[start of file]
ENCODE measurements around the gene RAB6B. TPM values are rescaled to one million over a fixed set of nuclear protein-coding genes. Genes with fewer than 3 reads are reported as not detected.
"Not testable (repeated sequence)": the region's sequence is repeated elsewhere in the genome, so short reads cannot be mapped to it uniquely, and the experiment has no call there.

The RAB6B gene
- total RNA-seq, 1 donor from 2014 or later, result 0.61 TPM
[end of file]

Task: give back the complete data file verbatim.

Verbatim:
ENCODE measurements around the gene RAB6B. TPM values are rescaled to one million over a fixed set of nuclear protein-coding genes. Genes with fewer than 3 reads are reported as not detected.
"Not testable (repeated sequence)": the region's sequence is repeated elsewhere in the genome, so short reads cannot be mapped to it uniquely, and the experiment has no call there.

The RAB6B gene
- total RNA-seq, 1 donor from 2014 or later, result 0.61 TPM